We celebrate the artistic risk-taking of multihyphenate Kembra Pfahler, whose work – whether it disturbs or inspires – never ceases to take freedom of expression to the extreme
Kembra Pfahler is unafraid of making people uncomfortable with her art. In fact, the impulse to unsettle, provoke, and ultimately, make viewers think has long influenced her cross-platform projects since her early days in 1980s downtown New York. Throughout her varied career as a punk rock musician, performance artist, and curator, Pfahler has tried her hand at multiple art forms and left her indelible mark on on each one. Whether singing lead in the death punk-metal group The Voluptuous Horror of Karen Black (VHOKB), originating the “Availabilism” performance art movement, or — yes — having her vagina sewn shut while clad in little more than a “Young Republicans” shirt for Richard Kern’s short film Sewing Circle (1992), Pfahler mines absurdity and darkness as part of her political engagement. Today, we consider this controversial artist's raison d'être and the ways in which she has channeled her personal frustrations with society's treatment of women and their bodies into bold, powerful art.
A sense of visceral rawness is perpetually present in Pfahler’s appearance, whether she’s taking the stage to perform with VHOKB or donning her signature drawn-in eyebrows for art exhibition openings. Over the past few decades, Pfahler has crafted a glamorous persona all her own, one tinged with simultaneous nods to punk rock, haute couture, camp, and the grotesque. Her not-so-alter ego, Karen Black, allows Phaler to regularly engage in what she has called “an extreme visual presentation,” while also exploring her multifaceted artistic inclinations.
Pfahler treats her body — and often heavily made up face — as the canvas upon which her creative whims can take their fullest shape. Nudity plays a central role in her artistic expression, not as a provocative gimmick but rather as a means to increased vulnerability and confidence in public. While she draws inspiration from classic black-and-white horror films and German Expressionist aesthetics, it is the nightmarish monster under the bed or the witch casting spells on unsuspecting ex-lovers that more directly inform her look, as opposed to the innocent “final girl” trope. Whether she’s clad in little more than red body paint, black leather, or mesh, Pfahler’s physical appearance dares viewers not to look away.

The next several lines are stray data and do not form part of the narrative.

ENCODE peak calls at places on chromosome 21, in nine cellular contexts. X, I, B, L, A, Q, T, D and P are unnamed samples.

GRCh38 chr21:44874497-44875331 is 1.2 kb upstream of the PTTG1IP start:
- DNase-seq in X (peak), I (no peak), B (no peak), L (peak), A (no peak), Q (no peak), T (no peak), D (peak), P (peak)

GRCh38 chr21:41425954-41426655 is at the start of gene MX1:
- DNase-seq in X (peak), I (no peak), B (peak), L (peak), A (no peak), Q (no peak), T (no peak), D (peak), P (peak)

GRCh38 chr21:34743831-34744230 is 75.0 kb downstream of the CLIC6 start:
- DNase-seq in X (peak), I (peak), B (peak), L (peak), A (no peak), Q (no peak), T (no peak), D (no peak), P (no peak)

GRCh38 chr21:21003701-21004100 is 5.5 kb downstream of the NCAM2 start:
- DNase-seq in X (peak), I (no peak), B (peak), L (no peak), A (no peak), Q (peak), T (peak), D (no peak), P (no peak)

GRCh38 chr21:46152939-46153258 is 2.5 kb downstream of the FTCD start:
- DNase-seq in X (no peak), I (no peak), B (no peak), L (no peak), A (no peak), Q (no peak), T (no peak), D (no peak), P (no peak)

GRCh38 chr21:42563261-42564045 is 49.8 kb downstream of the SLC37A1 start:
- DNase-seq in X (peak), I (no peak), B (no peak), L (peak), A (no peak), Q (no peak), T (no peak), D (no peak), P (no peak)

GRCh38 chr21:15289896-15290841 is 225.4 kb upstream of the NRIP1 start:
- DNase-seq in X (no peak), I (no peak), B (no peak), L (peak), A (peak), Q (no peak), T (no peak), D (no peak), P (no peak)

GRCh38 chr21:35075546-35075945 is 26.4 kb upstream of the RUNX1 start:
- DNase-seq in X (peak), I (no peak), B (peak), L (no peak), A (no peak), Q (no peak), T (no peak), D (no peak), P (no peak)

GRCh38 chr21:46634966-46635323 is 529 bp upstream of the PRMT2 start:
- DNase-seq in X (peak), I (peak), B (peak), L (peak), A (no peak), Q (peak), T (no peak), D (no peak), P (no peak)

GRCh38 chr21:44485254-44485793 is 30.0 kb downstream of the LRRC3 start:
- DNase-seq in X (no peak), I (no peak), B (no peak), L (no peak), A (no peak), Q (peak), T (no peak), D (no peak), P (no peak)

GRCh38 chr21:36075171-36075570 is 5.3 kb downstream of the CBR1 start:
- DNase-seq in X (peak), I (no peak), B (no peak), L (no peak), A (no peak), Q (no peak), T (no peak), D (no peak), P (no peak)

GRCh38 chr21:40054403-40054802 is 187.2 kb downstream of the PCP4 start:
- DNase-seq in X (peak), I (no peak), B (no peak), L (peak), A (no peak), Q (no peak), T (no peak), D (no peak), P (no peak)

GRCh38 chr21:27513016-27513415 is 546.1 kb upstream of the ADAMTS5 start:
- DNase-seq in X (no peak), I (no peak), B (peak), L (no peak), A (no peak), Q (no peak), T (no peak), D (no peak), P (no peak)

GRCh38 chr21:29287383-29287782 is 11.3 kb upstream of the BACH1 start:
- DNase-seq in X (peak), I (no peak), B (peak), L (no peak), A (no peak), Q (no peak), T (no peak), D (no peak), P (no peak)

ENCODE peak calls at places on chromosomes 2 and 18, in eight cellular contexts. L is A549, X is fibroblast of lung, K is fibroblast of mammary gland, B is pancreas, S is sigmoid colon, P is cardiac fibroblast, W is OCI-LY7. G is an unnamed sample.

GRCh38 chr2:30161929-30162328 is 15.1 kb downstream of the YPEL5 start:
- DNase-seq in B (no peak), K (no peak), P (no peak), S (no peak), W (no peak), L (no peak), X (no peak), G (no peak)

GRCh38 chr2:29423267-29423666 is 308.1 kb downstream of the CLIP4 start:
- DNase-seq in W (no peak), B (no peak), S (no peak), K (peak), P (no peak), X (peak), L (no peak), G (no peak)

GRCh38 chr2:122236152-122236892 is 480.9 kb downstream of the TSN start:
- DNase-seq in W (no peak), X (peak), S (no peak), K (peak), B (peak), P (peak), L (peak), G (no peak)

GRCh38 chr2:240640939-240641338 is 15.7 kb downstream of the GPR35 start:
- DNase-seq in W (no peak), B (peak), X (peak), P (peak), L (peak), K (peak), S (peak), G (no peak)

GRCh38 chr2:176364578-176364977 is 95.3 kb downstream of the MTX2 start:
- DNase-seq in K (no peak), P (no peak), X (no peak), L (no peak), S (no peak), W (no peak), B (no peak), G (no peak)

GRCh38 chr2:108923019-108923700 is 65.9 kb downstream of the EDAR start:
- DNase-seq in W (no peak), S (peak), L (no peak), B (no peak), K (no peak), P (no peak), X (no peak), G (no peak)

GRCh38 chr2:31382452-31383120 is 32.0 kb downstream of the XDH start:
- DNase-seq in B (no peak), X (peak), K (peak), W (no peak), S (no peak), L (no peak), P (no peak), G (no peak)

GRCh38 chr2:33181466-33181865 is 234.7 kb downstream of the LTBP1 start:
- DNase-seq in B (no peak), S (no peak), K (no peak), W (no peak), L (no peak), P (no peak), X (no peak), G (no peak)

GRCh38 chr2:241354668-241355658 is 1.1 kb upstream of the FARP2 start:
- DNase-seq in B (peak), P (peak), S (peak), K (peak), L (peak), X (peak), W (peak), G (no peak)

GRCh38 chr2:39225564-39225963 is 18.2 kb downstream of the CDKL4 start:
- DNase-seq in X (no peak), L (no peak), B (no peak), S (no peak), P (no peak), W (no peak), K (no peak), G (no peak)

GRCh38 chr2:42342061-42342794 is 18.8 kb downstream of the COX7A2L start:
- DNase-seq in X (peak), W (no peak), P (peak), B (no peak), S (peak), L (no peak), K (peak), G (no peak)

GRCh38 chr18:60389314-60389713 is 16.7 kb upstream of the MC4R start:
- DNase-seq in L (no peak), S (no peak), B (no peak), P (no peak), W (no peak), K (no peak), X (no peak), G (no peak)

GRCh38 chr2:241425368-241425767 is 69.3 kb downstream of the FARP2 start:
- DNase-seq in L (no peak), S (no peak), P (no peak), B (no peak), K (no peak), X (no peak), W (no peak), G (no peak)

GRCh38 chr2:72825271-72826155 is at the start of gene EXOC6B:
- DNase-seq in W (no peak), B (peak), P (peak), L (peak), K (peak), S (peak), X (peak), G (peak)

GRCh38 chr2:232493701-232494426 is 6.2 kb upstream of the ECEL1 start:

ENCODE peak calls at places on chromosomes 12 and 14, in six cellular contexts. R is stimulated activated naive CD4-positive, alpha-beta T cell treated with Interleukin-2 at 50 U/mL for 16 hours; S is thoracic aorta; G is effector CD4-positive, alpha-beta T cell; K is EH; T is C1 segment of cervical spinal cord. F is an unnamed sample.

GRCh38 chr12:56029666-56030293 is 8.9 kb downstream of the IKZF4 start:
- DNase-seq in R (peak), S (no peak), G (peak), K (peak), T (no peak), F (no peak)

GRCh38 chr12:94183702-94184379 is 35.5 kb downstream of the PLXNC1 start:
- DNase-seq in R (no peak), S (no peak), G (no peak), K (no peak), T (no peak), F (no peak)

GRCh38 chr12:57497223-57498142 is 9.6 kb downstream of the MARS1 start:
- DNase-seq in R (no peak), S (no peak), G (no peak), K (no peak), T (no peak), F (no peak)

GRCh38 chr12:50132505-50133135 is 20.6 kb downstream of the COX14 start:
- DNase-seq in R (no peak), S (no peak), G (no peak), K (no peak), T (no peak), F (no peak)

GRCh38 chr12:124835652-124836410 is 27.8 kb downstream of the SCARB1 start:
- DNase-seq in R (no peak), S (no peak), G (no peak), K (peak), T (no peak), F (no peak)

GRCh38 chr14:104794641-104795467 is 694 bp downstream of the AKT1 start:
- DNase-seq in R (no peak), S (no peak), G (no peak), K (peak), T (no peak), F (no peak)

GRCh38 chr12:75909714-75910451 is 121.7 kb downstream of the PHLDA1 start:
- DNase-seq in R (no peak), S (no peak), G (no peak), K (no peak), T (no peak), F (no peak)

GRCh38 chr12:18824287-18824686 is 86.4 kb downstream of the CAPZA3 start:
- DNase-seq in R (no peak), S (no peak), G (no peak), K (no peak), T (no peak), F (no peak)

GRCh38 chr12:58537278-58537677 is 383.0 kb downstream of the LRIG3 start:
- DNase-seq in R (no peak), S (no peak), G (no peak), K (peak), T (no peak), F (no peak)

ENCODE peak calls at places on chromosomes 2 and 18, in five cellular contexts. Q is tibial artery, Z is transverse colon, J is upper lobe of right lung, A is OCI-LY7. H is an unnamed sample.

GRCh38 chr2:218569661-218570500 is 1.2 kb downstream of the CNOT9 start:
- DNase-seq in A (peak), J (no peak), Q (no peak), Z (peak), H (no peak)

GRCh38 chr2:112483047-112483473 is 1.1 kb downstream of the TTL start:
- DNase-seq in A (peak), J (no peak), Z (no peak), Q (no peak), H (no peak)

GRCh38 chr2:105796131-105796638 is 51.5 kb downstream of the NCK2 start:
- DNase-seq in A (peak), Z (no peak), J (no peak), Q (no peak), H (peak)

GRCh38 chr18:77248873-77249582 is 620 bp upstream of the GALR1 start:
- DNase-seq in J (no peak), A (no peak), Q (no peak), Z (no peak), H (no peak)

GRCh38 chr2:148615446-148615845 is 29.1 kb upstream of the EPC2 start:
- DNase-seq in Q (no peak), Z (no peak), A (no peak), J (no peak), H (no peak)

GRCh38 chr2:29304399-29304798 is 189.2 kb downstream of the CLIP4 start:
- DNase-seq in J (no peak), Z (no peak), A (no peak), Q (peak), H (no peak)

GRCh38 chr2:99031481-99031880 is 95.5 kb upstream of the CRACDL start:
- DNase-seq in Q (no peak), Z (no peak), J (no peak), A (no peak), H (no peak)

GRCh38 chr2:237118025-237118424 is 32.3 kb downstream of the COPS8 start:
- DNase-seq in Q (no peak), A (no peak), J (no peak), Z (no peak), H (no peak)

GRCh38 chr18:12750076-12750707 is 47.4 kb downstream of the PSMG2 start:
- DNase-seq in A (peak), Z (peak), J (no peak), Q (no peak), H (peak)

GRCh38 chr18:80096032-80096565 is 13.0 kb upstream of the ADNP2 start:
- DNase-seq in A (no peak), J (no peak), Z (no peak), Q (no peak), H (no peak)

Born into a free-spirited family (with a famous surfer father) in Hermosa Beach, California in 1961, Pfahler’s self-expression was encouraged from a young age. Her move to New York at age eighteen to attend the School of Visual Arts — where she studied under the tutelage of conceptual artists Mary Heilmann and Lorraine O’Grady — along with the debilitating AIDS epidemic that swept through the city and took many of her friends’ lives, marked the beginning of her veer into more extreme artistic territory.
While staking her claim within the burgeoning Lower East Side performance art scene, Pfahler formed VHOKB between 1989 and 1990. During their roughly ten years of touring, the band swiftly began to draw attention within the art and music worlds for their subversive spirit. As the founder of the artistic movement known as “Availablism,” based on the notion of using whatever presents itself at any given time, Phaler practiced what she preached during live performances, using such memorable quotidian objects as bowling balls and cracked eggs.
Beyond her band, Pfahler became a leading fixture within the underground Cinema of Transgression scene in the early 90s. From making a series of low-budget films to infamously appearing in the Richard Kern’s vagina sewing scene alongside performance artist Lisa Resurreccion — a move which, as she often jokingly claims, killed her career — Pfahler utilized film as a cathartic medium through which to channel her anger toward society’s gendered limitations.
Most recently, the now 54-year-old Pfahler was a founding voice behind Future Feminism, an exhibition-cum-performance series that ran at New York City’s The Hole Gallery in 2014. Pfahler and her diverse list of collaborators, ranging from Sierra and Bianca Casady of CocoRosie and Johanna Constantine of The Blacklips Performance Cult to Laurie Anderson and Marina Abramović, developed a radical artistic and feminist manifesto, ending with number 13: “The Future is Female.” For A/W16 she was cast in Marc Jacobs advertising campaign, shot by David Sims and appearing alongside icons including Sissy Spacek and Susan Sarandon – thus proving her cultural relevancy is as powerful today as it ever has been.
She’s AnOther Woman Because…
Pfahler’s work has originated a new language for beauty rooted in the unexpected — even if her version of beauty includes a nude body covered in red paint, Bride of Frankenstein hair, and an abundance of black eyeliner. Dissatisfied with easy answers, she never stops raising questions or probing the status quo in her uncompromising art and personal style. Indeed, Pfahler appears to be most comfortable when perched on the edge of mainstream acceptance while inviting curious viewers to peer over that edge and directly engage with the world around them. For this reason, we cannot wait to see what this brazen AnOther Woman does next, whether she’s fighting for women’s rights, religious freedom, or the ability to be fully oneself without facing violence or hostility. As Pfahler told The New York Times’ T Magazine in June 2012, “How do you fight these things? One show or concert at a time, I suppose.”